James Franco’s acting career can best be described as manic. Since 1997, the actor has clocked up over 140 roles across film and television; some of them good, some of them bad but also a small amount are arguabl outstanding. His performance in The Disaster Artist definitely falls in the latter category, though it may just be too funny to earn him an Oscar.
The movie tells the true story of the making of The Room, a movie that is considered “the Citizen Kane of bad movies” but has enjoyed cult status since its premiere in the early Noughties. Franco plays Tommy Wiseau – the director, writer, producer, financier and star of the film, which he decides to make with his friend Greg Sestero (Dave Franco) after they endure continuing rejections in Hollywood. Franco loses himself in the character of Tommy and not just under a mountain of prosthetics. His Tommy is a ridiculous, egotistical man shrouded in mystery, who you find yourself laughing at, not with, throughout the movie.
However, the true appreciation for Franco’s performance should come from more than his ability to make you laugh at Tommy, but how he forces you to stop laughing to better understand his character’s struggle to be “a true American hero” in his own life, as well as on screen. When it comes down to it though, The Disaster Artist is very much a comedy (with a few dramatic moments) and Academy Awards history has not been kind to the genre.
Since the Eighties, only four men have taken home the Oscar for Best Actor after starring in a comedic movie. Dustin Hoffman picked up the gong in 1988 for playing Raymond Babbitt in comedy-drama Rain Man – which also won Best Picture – but it would be nine years before another comedy performance did the same, that being Jack Nicholson’s in As Good As It Gets as the miserly Melvin Udall.
A year later, Roberto Benigni famously took home the Best Actor award – after making quite a scene on the way to the stage – for his role as Guido Orefice in wartime comedy drama Life Is Beautiful. The last person to win an Oscar for a comedy film was Jean Dujardin in 2011 for his role in The Artist as George Valentin. That film is the only comedy to win the Best Picture Oscar this century too, before that it was Shakespeare In Love in 1998, and both wins probably have something to do with Hollywood’s love affair with itself.
Often movies that are about acting, theatre or the film business do well come awards season; A Star is Born, Gods and Monsters, La La Land, Sunset Boulevard, Birdman, Adaptation, Singin’ in the Rain, and Hugo to name just a few. This could certainly work in The Disaster Artist’s favour as it is obviously about the film industry and set in and around Hollywood. The fact that it is a biographical feature could also mean Academy voters give it a better look at too. Four bio-pics have taken home the Best Picture Oscar this decade with nearly 30 actors and actresses winnin for playing real people since the year 2000.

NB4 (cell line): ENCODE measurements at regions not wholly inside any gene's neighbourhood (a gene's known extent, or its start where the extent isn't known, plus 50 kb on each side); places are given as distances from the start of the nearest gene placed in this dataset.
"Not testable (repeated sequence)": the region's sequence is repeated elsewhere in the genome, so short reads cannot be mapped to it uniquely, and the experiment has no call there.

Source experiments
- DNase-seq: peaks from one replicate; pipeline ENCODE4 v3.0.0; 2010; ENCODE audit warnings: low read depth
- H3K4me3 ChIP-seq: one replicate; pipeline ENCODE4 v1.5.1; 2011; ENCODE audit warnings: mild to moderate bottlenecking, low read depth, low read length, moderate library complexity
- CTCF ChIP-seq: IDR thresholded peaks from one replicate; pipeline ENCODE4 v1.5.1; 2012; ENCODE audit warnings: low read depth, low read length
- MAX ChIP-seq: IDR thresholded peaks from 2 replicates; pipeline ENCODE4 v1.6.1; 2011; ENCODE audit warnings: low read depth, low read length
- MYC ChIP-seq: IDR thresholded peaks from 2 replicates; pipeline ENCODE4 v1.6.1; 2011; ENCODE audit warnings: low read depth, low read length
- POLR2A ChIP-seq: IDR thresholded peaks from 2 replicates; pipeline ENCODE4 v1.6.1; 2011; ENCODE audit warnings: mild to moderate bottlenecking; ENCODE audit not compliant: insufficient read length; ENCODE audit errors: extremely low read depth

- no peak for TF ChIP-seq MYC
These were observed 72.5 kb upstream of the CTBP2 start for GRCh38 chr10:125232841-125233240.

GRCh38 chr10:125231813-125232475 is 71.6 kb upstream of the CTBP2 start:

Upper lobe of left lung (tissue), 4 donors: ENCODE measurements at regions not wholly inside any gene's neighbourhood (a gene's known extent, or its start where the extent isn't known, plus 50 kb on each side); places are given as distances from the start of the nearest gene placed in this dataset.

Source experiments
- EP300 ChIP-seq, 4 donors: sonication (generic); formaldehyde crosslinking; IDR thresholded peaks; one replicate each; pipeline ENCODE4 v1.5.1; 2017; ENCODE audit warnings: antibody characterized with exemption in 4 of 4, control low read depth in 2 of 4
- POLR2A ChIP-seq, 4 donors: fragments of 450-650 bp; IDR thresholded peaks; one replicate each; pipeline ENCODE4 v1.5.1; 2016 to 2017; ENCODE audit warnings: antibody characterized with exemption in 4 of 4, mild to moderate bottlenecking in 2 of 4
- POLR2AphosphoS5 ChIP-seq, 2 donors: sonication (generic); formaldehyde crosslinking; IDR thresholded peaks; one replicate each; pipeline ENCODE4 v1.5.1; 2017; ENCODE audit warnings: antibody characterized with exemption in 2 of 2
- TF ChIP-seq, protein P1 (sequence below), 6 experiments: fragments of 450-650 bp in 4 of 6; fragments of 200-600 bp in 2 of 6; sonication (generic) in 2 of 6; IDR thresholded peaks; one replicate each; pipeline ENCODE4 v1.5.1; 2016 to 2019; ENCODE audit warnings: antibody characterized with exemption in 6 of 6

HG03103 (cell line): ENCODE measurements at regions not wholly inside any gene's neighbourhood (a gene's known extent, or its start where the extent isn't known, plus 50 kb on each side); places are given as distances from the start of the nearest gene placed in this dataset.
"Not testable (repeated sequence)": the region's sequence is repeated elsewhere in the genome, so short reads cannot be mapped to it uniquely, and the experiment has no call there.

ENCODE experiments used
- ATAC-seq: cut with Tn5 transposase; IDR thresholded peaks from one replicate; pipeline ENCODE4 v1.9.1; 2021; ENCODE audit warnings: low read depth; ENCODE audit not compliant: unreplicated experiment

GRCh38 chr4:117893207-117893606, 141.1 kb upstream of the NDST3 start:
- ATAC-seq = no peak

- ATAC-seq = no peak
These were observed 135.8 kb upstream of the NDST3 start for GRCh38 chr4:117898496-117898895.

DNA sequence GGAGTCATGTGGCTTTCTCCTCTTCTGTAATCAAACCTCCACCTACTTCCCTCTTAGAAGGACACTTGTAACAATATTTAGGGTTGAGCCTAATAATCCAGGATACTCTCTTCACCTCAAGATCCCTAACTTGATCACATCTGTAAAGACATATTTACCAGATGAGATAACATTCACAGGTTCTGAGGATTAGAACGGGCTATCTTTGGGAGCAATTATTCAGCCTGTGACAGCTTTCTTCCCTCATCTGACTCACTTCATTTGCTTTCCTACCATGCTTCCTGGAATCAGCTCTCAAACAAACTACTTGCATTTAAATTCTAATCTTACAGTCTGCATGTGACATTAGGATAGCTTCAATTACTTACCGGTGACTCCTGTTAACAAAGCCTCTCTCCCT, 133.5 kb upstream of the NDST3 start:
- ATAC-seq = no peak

With those factors in mind, one would hope that a movie like The Disaster Artist, which has a 93% approval rating on Rotten Tomatoes (the reviews aggregator website), would earn a Best Picture, Best Director and Best Actor nod at least. Sadly, when brilliant comedies like Rushmore, The Big Lebowski, Deadpool, Man on the Moon, Dazed And Confused, Beverly Hills Cop and Borat have been ignored in the past it’s hard to feel too confident about the film’s chances next year. Academy members obviously don’t consider comedic movies as being as prestigious or as worthy than more serious offerings, even when those offerings are critically and commercially inferior.
Bridesmaids was a landmark movie in the genre as it proved to studios that female-led comedies, written by women, could be well-received by mass audiences. It earned $288.4 million at the international box office off the back of a $32.5 million budget and was lauded by critics across the board, but when the 2012 Oscar nominations came around it was shockingly snubbed. Extremely Loud & Incredibly Close, which has a 46% approval rating on Rotten Tomatoes and only made $55 million at the box office, landed a Best Picture nod instead.
Beverly Hills Cop was of the most popular movies of 1984 and earned a staggering $316.4 million off a $14 million budget. The Eddie Murphy-led film was just as well received by critics as Prizzi’s Honor, but the latter cost $2 million more, took home just $26.66 million, and still ended up with Best Picture nomination.
So no matter how great a movie James Franco has made, or stellar performance he has given as Tommy Wiseau, The Disaster Artist may just be too funny for its own good to win the top Oscar prizes. Of course, a lack of recognition at the awards does not make it any less of a great film; it just would be nice to see Franco’s best ever work recognised with the highest honour Hollywood affords.